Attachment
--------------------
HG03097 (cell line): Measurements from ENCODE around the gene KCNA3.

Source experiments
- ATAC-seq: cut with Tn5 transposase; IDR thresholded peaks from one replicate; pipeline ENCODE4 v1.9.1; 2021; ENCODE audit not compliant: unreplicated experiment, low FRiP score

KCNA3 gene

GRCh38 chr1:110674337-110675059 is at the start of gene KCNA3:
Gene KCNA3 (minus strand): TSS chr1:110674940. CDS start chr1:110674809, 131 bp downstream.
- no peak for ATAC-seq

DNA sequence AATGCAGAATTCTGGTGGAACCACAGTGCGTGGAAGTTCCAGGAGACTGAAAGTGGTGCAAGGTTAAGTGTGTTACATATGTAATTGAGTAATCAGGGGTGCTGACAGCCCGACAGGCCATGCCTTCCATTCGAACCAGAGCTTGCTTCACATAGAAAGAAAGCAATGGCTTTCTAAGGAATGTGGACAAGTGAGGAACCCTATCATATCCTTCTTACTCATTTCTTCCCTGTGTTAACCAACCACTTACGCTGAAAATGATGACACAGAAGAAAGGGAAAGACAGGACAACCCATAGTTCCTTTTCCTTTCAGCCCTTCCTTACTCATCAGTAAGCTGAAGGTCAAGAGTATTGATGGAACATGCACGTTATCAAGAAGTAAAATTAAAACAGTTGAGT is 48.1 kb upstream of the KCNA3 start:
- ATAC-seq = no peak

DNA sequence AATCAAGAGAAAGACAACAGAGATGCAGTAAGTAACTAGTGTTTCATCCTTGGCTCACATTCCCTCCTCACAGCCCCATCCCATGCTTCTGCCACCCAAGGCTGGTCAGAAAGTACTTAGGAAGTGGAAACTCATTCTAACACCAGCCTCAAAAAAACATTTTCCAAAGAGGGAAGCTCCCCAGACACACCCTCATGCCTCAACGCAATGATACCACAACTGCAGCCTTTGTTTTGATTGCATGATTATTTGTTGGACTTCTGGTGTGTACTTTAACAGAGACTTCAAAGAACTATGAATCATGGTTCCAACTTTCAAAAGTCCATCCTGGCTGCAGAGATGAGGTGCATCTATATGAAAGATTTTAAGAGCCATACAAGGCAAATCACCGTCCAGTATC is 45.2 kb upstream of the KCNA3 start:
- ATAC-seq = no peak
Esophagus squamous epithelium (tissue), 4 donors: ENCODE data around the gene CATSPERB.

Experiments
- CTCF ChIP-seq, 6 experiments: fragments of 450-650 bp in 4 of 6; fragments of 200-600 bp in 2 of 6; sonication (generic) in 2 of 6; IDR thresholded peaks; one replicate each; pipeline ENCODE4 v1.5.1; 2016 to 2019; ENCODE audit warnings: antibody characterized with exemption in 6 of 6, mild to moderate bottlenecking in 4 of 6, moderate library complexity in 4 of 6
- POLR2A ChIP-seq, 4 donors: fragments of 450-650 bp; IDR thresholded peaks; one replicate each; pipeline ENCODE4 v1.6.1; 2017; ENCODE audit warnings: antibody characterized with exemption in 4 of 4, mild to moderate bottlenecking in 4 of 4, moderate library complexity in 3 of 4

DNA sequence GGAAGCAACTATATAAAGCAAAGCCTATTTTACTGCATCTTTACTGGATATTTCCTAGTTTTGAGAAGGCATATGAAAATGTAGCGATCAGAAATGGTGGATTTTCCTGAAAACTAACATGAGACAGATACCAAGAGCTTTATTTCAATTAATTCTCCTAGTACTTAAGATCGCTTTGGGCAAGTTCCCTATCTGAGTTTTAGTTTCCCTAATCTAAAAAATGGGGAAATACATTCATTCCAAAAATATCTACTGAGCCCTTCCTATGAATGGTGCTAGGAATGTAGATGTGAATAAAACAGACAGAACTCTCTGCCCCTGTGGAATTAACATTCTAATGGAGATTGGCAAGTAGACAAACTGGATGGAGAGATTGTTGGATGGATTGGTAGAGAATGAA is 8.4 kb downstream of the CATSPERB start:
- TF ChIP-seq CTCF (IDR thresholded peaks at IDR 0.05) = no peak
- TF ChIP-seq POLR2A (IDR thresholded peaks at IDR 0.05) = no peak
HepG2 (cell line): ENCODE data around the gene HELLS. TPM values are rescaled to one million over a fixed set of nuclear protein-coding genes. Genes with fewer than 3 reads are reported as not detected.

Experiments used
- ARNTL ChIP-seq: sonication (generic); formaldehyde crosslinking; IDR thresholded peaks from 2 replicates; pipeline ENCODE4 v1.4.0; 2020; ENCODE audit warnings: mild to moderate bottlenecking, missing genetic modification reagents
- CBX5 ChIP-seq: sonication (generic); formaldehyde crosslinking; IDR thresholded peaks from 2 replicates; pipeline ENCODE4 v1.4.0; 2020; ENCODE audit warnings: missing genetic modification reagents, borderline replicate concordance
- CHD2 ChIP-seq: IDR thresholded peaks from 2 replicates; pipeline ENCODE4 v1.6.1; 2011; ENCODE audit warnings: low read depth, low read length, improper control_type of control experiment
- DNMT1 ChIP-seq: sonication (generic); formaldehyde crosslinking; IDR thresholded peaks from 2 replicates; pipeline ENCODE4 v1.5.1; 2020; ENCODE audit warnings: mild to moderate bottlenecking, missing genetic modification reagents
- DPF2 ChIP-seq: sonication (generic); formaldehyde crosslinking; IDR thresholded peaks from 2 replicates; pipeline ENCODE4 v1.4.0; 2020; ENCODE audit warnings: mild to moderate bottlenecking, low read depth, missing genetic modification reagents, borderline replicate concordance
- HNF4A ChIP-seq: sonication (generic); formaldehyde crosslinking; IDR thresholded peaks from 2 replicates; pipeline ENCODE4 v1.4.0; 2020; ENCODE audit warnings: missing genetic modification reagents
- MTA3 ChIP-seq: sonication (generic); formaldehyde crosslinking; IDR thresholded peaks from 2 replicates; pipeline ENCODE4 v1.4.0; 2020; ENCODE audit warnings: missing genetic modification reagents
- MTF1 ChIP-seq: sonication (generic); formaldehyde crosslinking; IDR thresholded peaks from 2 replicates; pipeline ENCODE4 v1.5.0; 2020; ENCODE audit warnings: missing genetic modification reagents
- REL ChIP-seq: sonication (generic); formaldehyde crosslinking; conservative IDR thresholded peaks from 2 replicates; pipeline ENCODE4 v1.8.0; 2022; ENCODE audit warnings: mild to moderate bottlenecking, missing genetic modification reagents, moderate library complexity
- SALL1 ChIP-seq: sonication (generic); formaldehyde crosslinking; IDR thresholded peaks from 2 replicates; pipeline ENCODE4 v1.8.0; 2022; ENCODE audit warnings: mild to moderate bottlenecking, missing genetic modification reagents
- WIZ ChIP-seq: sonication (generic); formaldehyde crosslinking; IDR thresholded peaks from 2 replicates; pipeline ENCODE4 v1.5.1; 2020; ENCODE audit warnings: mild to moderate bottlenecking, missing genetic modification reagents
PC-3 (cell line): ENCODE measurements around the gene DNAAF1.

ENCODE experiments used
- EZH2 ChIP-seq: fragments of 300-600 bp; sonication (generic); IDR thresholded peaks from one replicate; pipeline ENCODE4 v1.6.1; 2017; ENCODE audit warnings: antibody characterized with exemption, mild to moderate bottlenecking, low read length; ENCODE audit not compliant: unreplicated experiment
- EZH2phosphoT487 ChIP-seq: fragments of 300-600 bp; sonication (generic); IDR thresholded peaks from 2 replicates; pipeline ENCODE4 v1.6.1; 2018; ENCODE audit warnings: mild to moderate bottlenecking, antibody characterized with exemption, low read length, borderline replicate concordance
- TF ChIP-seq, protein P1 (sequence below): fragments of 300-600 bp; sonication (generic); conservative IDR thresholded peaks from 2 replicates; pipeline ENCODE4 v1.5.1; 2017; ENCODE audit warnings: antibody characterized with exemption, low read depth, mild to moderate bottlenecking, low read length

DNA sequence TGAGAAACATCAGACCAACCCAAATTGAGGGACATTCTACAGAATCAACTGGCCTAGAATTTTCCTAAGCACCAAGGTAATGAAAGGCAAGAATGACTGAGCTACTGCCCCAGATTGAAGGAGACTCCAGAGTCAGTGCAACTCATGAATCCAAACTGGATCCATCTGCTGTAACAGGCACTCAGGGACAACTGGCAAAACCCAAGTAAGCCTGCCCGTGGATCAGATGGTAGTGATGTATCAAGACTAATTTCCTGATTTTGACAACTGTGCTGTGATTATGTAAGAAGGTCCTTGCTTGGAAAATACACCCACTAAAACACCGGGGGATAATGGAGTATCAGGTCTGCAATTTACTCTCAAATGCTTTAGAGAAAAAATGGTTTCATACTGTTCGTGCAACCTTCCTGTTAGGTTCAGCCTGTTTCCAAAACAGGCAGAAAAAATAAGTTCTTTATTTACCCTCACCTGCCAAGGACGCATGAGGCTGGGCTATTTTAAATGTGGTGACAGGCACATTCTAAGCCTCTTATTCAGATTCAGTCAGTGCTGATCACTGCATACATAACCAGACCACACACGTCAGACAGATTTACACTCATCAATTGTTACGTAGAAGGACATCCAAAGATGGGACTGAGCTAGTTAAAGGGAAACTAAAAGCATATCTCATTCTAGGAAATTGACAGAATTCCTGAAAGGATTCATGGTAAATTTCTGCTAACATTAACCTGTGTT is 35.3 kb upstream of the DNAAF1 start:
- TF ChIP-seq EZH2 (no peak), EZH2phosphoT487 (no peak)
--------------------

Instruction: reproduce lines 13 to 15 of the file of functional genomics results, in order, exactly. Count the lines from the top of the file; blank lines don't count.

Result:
Experiments
- CTCF ChIP-seq, 6 experiments: fragments of 450-650 bp in 4 of 6; fragments of 200-600 bp in 2 of 6; sonication (generic) in 2 of 6; IDR thresholded peaks; one replicate each; pipeline ENCODE4 v1.5.1; 2016 to 2019; ENCODE audit warnings: antibody characterized with exemption in 6 of 6, mild to moderate bottlenecking in 4 of 6, moderate library complexity in 4 of 6
- POLR2A ChIP-seq, 4 donors: fragments of 450-650 bp; IDR thresholded peaks; one replicate each; pipeline ENCODE4 v1.6.1; 2017; ENCODE audit warnings: antibody characterized with exemption in 4 of 4, mild to moderate bottlenecking in 4 of 4, moderate library complexity in 3 of 4